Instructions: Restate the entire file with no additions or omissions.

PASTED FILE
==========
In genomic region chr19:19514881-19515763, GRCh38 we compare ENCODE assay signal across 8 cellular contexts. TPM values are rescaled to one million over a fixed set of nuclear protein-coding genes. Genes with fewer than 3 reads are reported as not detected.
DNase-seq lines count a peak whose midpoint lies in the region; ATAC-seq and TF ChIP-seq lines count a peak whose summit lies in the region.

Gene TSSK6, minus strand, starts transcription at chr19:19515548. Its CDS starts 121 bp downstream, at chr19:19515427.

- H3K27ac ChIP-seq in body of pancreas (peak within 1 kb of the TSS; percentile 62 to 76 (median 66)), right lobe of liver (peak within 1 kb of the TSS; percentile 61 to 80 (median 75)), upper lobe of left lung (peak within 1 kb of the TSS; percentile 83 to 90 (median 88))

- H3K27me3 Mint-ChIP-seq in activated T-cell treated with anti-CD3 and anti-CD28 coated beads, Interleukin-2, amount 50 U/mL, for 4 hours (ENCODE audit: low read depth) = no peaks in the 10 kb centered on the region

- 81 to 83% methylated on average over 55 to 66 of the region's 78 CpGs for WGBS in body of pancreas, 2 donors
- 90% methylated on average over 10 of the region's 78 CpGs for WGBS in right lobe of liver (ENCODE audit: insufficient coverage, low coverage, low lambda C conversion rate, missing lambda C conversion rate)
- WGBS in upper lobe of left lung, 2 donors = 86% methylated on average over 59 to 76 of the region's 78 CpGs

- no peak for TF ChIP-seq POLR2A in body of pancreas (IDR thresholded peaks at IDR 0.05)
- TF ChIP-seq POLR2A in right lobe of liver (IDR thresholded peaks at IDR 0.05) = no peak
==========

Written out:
In genomic region chr19:19514881-19515763, GRCh38 we compare ENCODE assay signal across 8 cellular contexts. TPM values are rescaled to one million over a fixed set of nuclear protein-coding genes. Genes with fewer than 3 reads are reported as not detected.
DNase-seq lines count a peak whose midpoint lies in the region; ATAC-seq and TF ChIP-seq lines count a peak whose summit lies in the region.

Gene TSSK6, minus strand, starts transcription at chr19:19515548. Its CDS starts 121 bp downstream, at chr19:19515427.

- H3K27ac ChIP-seq in body of pancreas (peak within 1 kb of the TSS; percentile 62 to 76 (median 66)), right lobe of liver (peak within 1 kb of the TSS; percentile 61 to 80 (median 75)), upper lobe of left lung (peak within 1 kb of the TSS; percentile 83 to 90 (median 88))

- H3K27me3 Mint-ChIP-seq in activated T-cell treated with anti-CD3 and anti-CD28 coated beads, Interleukin-2, amount 50 U/mL, for 4 hours (ENCODE audit: low read depth) = no peaks in the 10 kb centered on the region

- 81 to 83% methylated on average over 55 to 66 of the region's 78 CpGs for WGBS in body of pancreas, 2 donors
- 90% methylated on average over 10 of the region's 78 CpGs for WGBS in right lobe of liver (ENCODE audit: insufficient coverage, low coverage, low lambda C conversion rate, missing lambda C conversion rate)
- WGBS in upper lobe of left lung, 2 donors = 86% methylated on average over 59 to 76 of the region's 78 CpGs

- no peak for TF ChIP-seq POLR2A in body of pancreas (IDR thresholded peaks at IDR 0.05)
- TF ChIP-seq POLR2A in right lobe of liver (IDR thresholded peaks at IDR 0.05) = no peak